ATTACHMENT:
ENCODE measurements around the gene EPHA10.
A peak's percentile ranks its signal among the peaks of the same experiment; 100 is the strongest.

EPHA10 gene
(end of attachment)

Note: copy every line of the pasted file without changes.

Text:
ENCODE measurements around the gene EPHA10.
A peak's percentile ranks its signal among the peaks of the same experiment; 100 is the strongest.

EPHA10 gene